In the still of the night, the most terrifying tale of the year waited to be born. Not “It.” Not “Stranger Things.” Not even the Denver Broncos’ quarterback situation.
Not compared to the prospect of myself with a hobby knife in one hand, preparing to perform surgery on a ping-pong ball.
Yes, Halloween approaches. And this year, a non-profit group I belong to was putting on a Harry Potter night in advance of the holiday, so a little wizardly transformation was in order. With the aid of some building, borrowing, and scrounging, I would Transfigure my humble frame into the visage of Mad-Eye Moody, hard-bitten survivor of the wars against the darkness.
It sounded cool. Even a bit nostalgic. After all, my Mom used to make most of our Halloween costumes, sending me into the world as Robin Hood, or a scarecrow, or Hercules, or a ghost, all covered over with the heavy coat that even heroes of legend require in a Colorado October.
But completing this transformation would require sharp objects. And hot glue. And abundant snickers from the unseen peanut gallery.
You see, I’m not my Mom. (News flash!) My skills aren’t fated to be the centerpiece of “Craft Wars” or “The Handmade Project” or a PBS special on domestic skill. A Comedy Central special on unintended slapstick, on the other hand, would be right up my alley.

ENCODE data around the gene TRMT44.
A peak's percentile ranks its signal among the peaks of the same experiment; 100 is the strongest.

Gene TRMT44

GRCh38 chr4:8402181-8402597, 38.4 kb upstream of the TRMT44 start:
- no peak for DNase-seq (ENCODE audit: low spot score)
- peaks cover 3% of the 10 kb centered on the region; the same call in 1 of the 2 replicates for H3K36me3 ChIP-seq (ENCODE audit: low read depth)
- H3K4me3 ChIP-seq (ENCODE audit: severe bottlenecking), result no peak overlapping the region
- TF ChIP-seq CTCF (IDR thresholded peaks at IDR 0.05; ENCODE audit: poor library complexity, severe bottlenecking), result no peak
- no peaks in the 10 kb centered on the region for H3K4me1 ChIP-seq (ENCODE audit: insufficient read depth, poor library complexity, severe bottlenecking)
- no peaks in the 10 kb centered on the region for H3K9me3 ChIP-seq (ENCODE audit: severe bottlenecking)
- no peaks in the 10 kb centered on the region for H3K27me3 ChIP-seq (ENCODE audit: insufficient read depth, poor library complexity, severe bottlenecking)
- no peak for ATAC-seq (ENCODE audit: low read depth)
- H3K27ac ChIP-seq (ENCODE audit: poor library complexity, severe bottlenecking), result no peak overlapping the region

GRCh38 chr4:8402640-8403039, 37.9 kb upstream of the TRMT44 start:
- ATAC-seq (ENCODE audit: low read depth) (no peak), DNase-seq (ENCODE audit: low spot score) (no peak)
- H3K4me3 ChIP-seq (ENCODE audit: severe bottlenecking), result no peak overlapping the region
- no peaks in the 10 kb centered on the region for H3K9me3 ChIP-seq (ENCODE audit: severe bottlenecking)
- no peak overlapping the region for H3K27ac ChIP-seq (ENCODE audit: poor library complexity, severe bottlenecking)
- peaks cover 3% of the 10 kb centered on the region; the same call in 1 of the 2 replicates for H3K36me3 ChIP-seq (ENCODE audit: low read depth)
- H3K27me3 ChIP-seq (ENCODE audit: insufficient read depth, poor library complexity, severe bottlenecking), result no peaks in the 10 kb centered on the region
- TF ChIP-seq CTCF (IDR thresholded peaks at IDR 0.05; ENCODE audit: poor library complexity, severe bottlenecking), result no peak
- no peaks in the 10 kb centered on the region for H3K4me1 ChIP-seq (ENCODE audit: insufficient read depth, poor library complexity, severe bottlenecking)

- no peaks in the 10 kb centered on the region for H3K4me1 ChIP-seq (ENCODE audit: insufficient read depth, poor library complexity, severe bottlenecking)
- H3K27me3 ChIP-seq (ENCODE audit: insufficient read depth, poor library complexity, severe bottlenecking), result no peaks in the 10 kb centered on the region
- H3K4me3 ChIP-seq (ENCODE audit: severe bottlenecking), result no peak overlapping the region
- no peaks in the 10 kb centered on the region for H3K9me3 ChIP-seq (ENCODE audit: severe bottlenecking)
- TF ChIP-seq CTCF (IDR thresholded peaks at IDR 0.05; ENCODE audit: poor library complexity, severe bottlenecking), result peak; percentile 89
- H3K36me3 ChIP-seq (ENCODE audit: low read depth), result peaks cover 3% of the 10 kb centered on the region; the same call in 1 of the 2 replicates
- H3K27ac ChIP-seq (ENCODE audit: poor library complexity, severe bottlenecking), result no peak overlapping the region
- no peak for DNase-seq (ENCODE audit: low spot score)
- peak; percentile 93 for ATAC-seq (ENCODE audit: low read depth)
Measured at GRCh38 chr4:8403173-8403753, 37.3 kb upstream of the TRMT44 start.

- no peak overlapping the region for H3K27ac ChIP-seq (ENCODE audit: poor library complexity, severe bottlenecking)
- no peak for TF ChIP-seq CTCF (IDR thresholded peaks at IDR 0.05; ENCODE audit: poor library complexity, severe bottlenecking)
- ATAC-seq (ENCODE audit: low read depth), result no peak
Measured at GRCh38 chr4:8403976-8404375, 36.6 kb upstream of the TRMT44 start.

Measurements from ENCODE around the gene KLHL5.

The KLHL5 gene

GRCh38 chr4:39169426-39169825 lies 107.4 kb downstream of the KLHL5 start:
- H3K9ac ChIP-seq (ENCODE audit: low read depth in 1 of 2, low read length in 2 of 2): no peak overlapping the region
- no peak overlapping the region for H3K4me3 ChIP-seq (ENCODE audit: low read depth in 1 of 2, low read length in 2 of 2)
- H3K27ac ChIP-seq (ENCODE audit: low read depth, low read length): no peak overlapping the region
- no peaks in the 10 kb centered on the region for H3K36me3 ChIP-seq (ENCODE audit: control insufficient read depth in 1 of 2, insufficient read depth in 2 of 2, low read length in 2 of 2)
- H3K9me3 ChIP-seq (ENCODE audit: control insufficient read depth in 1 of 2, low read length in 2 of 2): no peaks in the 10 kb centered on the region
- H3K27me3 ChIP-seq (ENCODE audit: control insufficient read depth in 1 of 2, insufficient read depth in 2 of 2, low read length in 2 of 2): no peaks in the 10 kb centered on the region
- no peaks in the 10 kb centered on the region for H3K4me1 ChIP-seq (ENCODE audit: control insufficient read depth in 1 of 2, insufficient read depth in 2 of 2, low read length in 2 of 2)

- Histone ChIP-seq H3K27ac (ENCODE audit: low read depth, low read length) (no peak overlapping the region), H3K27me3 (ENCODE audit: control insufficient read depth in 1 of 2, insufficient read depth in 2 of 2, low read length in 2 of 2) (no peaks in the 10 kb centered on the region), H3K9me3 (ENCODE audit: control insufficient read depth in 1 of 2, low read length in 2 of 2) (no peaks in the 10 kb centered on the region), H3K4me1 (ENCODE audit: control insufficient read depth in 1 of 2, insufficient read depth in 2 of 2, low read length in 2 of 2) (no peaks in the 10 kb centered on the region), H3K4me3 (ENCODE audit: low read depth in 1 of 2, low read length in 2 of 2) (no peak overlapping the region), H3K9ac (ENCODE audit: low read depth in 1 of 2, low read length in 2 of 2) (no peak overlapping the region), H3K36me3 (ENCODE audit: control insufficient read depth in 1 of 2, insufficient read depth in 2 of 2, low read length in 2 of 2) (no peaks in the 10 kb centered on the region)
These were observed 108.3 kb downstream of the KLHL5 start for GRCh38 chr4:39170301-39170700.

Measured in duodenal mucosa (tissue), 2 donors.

I’m the guy who, every Christmas, loses a wrestling match to wrapping paper.
Who once turned cleaning up dog vomit into a Chevy Chase routine, including two collisions with a bathroom door.
Who famously walked offstage in the middle of a solo, in order to make an unscheduled visit to the orchestra pit by the most direct route.
As a result, my Halloween costumes as an adult had been somewhat … well, safe. An IRS agent, with a briefcase saying “I’m not Death, I’m the other one.” A Man in Black. A reporter in a borrowed trench coat.
But no one stays safe in Hogwarts. And so, the Night of the Ping-Pong Ball Sacrifice awaited. After all, Mad-Eye Moody has to have that oversized eye. A full complement of fingers, on the other hand, was clearly optional.
In a situation like this, Harry would have relied on the wisdom of Dumbledore, or the learning of Hermione, or even the gentle strength of Hagrid. Thankfully, I had something better – a lesson in the sheer practicality of my brother-in-law.
Heather’s brother Brad has helped us with more than a few home improvement projects over the years, from repairing ceilings to replacing doors. But his best advice was also his simplest, given when a little bit of force had just solved the problem of the day.
“You can’t fix something,” he said, “if you’re afraid of breaking it.”
The more I think about that, the truer it gets. And it fits a lot more than just basic repair.
Everything worth doing carries risks. And it’s easy to get intimidated by them, especially if the task is difficult or unfamiliar. The costs loom large, the worst-case scenario all too palpable, summoned to life by the words “What if …?”
But while you never take stupid risks, taking none at all is the quickest route to failure. Not every attempt will succeed. But making the attempt gives it a chance. And when the extra push clicks something into place instead of snapping it in two, you gain something worth having – a cool costume, a repaired home, a neat idea that helps a community or a nation – plus a little more confidence for the next time.
Confidence and effort won’t solve everything. But it’s where a solution can start. It’s almost magical that way.
It certainly snapped me out of my Moody blues.